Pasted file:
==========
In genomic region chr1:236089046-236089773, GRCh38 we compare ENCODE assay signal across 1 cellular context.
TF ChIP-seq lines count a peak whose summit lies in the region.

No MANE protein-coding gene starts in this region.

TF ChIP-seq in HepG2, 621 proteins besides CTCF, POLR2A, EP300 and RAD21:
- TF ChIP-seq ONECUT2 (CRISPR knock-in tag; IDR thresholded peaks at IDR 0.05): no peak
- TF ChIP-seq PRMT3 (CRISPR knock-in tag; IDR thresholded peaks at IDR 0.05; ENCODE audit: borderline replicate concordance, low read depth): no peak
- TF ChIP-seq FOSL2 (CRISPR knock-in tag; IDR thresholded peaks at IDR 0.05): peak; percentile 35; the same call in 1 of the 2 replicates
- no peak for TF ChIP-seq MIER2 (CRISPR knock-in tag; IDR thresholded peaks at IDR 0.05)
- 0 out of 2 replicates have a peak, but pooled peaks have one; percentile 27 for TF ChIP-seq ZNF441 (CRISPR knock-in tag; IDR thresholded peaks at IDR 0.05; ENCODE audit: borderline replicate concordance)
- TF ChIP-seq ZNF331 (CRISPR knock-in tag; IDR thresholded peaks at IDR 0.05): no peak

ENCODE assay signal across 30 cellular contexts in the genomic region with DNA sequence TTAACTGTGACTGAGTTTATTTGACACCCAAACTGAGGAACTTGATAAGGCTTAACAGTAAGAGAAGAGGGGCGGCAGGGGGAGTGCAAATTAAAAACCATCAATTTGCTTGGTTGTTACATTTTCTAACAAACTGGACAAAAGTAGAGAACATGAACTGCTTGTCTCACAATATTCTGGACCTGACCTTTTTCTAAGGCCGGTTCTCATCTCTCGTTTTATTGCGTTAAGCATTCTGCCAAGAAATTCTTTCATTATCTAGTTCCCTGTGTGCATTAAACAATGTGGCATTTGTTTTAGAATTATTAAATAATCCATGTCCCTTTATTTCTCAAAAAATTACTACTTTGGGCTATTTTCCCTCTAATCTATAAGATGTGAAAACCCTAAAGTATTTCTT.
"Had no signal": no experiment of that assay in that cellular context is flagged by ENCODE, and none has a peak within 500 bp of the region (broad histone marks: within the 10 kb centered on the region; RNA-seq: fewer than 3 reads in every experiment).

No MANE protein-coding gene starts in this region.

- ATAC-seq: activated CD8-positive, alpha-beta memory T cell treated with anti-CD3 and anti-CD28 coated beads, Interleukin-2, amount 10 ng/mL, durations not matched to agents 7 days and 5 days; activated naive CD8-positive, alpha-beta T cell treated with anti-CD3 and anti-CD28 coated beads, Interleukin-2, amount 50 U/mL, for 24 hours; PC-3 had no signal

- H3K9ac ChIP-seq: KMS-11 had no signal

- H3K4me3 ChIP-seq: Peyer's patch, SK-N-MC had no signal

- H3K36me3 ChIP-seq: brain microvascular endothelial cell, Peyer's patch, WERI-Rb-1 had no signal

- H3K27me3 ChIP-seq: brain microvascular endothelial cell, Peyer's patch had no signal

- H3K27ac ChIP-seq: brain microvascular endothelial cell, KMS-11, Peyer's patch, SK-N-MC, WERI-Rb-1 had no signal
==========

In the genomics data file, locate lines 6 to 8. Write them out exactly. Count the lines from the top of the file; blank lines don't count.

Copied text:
- TF ChIP-seq PRMT3 (CRISPR knock-in tag; IDR thresholded peaks at IDR 0.05; ENCODE audit: borderline replicate concordance, low read depth): no peak
- TF ChIP-seq FOSL2 (CRISPR knock-in tag; IDR thresholded peaks at IDR 0.05): peak; percentile 35; the same call in 1 of the 2 replicates
- no peak for TF ChIP-seq MIER2 (CRISPR knock-in tag; IDR thresholded peaks at IDR 0.05)